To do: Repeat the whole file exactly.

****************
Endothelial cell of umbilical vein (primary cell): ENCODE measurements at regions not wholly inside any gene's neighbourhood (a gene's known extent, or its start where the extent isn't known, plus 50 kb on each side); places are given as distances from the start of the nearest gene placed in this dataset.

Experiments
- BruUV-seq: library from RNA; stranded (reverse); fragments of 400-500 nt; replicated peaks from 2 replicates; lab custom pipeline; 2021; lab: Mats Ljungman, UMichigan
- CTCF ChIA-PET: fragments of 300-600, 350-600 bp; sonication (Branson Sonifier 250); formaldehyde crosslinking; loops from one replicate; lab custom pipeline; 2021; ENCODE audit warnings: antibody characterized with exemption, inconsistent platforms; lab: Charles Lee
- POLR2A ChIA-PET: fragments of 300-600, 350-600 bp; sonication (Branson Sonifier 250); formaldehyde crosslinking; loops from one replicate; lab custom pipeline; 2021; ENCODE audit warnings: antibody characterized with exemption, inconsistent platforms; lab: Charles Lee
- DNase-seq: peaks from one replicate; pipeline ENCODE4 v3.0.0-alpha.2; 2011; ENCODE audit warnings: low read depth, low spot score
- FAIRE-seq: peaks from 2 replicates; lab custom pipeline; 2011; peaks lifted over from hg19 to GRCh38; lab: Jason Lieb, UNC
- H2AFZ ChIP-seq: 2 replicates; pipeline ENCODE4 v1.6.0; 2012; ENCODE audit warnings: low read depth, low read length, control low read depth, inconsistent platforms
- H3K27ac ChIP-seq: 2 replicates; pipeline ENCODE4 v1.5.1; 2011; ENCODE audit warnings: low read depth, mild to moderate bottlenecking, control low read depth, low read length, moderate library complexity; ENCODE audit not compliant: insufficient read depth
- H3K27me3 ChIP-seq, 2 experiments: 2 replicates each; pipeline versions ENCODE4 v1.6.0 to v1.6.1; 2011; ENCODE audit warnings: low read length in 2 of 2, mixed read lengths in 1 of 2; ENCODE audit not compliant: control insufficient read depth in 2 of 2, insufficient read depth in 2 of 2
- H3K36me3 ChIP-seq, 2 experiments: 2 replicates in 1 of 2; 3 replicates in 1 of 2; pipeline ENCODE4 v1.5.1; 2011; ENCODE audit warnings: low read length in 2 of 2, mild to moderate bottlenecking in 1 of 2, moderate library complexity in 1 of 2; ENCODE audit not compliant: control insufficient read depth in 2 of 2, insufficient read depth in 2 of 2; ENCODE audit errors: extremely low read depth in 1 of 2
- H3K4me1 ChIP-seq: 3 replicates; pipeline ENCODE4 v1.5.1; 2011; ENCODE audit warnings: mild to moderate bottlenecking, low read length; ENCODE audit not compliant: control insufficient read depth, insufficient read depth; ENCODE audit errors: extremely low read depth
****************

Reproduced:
Endothelial cell of umbilical vein (primary cell): ENCODE measurements at regions not wholly inside any gene's neighbourhood (a gene's known extent, or its start where the extent isn't known, plus 50 kb on each side); places are given as distances from the start of the nearest gene placed in this dataset.

Experiments
- BruUV-seq: library from RNA; stranded (reverse); fragments of 400-500 nt; replicated peaks from 2 replicates; lab custom pipeline; 2021; lab: Mats Ljungman, UMichigan
- CTCF ChIA-PET: fragments of 300-600, 350-600 bp; sonication (Branson Sonifier 250); formaldehyde crosslinking; loops from one replicate; lab custom pipeline; 2021; ENCODE audit warnings: antibody characterized with exemption, inconsistent platforms; lab: Charles Lee
- POLR2A ChIA-PET: fragments of 300-600, 350-600 bp; sonication (Branson Sonifier 250); formaldehyde crosslinking; loops from one replicate; lab custom pipeline; 2021; ENCODE audit warnings: antibody characterized with exemption, inconsistent platforms; lab: Charles Lee
- DNase-seq: peaks from one replicate; pipeline ENCODE4 v3.0.0-alpha.2; 2011; ENCODE audit warnings: low read depth, low spot score
- FAIRE-seq: peaks from 2 replicates; lab custom pipeline; 2011; peaks lifted over from hg19 to GRCh38; lab: Jason Lieb, UNC
- H2AFZ ChIP-seq: 2 replicates; pipeline ENCODE4 v1.6.0; 2012; ENCODE audit warnings: low read depth, low read length, control low read depth, inconsistent platforms
- H3K27ac ChIP-seq: 2 replicates; pipeline ENCODE4 v1.5.1; 2011; ENCODE audit warnings: low read depth, mild to moderate bottlenecking, control low read depth, low read length, moderate library complexity; ENCODE audit not compliant: insufficient read depth
- H3K27me3 ChIP-seq, 2 experiments: 2 replicates each; pipeline versions ENCODE4 v1.6.0 to v1.6.1; 2011; ENCODE audit warnings: low read length in 2 of 2, mixed read lengths in 1 of 2; ENCODE audit not compliant: control insufficient read depth in 2 of 2, insufficient read depth in 2 of 2
- H3K36me3 ChIP-seq, 2 experiments: 2 replicates in 1 of 2; 3 replicates in 1 of 2; pipeline ENCODE4 v1.5.1; 2011; ENCODE audit warnings: low read length in 2 of 2, mild to moderate bottlenecking in 1 of 2, moderate library complexity in 1 of 2; ENCODE audit not compliant: control insufficient read depth in 2 of 2, insufficient read depth in 2 of 2; ENCODE audit errors: extremely low read depth in 1 of 2
- H3K4me1 ChIP-seq: 3 replicates; pipeline ENCODE4 v1.5.1; 2011; ENCODE audit warnings: mild to moderate bottlenecking, low read length; ENCODE audit not compliant: control insufficient read depth, insufficient read depth; ENCODE audit errors: extremely low read depth